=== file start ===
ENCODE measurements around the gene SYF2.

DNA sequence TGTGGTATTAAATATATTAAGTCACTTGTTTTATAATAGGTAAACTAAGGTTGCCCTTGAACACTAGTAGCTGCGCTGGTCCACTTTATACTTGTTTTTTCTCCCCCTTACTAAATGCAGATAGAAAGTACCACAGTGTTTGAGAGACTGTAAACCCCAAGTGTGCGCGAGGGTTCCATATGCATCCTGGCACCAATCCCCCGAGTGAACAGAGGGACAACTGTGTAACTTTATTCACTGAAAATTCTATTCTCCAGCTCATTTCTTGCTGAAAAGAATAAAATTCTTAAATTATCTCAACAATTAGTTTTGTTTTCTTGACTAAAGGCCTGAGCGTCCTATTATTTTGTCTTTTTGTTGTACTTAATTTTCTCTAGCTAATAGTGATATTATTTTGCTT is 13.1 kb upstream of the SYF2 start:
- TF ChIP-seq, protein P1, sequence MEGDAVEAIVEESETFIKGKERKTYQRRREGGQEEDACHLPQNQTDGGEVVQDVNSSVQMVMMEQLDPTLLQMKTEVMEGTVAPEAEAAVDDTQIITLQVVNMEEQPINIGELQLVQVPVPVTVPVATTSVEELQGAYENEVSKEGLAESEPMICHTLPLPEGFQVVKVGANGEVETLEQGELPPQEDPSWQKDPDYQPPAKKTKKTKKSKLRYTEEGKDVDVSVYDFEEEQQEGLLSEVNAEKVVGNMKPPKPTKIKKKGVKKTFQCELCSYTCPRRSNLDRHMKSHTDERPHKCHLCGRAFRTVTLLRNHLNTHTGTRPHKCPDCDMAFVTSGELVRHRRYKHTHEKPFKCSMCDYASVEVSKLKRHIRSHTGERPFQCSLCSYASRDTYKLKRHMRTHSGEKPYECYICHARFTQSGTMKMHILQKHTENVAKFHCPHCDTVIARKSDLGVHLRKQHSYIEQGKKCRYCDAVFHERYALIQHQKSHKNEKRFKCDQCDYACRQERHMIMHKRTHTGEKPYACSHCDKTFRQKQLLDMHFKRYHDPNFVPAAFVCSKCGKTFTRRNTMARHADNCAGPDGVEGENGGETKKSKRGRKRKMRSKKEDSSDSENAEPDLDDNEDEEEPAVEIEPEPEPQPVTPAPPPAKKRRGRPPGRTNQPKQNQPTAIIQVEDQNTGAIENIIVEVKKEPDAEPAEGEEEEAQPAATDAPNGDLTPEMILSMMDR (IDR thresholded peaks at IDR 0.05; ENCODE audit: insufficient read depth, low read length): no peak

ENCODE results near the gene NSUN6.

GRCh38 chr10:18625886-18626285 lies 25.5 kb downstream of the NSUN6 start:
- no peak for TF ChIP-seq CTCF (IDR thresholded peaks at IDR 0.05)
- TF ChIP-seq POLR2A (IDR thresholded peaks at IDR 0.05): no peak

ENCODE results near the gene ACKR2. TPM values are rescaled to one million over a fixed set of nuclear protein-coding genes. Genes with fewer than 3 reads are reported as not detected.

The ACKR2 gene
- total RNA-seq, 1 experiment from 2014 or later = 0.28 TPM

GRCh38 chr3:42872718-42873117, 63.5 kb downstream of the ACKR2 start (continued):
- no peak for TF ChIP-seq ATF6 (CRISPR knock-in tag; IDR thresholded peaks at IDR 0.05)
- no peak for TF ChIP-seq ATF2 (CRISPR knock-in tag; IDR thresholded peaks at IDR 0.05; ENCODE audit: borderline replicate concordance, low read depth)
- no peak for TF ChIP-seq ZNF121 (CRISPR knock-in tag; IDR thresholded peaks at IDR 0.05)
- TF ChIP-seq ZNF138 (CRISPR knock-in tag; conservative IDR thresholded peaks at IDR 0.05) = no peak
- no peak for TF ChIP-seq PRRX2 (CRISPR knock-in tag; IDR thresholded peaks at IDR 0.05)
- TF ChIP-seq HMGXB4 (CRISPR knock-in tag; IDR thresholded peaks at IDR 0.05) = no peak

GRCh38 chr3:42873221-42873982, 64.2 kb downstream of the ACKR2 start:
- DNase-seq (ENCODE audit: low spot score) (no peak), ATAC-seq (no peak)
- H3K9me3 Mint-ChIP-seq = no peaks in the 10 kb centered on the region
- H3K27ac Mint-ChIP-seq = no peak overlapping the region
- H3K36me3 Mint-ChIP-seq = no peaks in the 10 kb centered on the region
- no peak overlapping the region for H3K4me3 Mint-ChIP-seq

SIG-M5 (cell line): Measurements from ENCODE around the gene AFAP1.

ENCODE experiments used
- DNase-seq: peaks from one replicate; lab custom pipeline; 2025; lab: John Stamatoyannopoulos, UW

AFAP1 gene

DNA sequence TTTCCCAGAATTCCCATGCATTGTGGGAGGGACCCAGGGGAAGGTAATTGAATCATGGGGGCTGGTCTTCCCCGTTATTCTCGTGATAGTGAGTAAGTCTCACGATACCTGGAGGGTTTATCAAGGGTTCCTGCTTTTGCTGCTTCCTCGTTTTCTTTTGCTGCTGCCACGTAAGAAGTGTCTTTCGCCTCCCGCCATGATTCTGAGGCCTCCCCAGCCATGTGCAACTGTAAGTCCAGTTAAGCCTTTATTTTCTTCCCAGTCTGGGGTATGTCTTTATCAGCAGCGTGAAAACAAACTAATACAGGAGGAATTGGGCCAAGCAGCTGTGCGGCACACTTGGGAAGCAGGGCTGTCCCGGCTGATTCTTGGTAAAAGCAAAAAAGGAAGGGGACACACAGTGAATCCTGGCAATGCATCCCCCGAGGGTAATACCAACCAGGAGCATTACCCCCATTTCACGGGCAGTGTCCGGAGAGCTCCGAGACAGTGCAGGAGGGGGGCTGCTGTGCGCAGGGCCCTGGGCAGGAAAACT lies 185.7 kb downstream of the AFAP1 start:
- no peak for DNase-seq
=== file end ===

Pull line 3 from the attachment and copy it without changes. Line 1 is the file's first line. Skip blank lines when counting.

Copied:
- TF ChIP-seq, protein P1, sequence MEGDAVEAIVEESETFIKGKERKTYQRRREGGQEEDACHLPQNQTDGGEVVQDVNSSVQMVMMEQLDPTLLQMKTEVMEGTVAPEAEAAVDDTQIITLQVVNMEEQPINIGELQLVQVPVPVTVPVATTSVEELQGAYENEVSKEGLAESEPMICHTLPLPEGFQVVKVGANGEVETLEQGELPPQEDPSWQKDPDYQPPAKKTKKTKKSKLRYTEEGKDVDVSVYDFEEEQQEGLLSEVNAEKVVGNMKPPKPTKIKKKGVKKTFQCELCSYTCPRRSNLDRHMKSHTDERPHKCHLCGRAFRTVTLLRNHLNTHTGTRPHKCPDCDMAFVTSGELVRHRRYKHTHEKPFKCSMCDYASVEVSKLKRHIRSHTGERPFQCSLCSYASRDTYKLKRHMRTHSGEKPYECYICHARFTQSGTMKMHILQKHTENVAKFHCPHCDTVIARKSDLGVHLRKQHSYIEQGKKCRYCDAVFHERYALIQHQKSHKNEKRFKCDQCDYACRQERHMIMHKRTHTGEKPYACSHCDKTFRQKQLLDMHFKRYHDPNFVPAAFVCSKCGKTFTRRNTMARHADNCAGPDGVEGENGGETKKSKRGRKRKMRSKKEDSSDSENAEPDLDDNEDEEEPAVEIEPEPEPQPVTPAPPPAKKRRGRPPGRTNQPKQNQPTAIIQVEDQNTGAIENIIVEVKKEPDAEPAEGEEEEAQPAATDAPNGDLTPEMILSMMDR (IDR thresholded peaks at IDR 0.05; ENCODE audit: insufficient read depth, low read length): no peak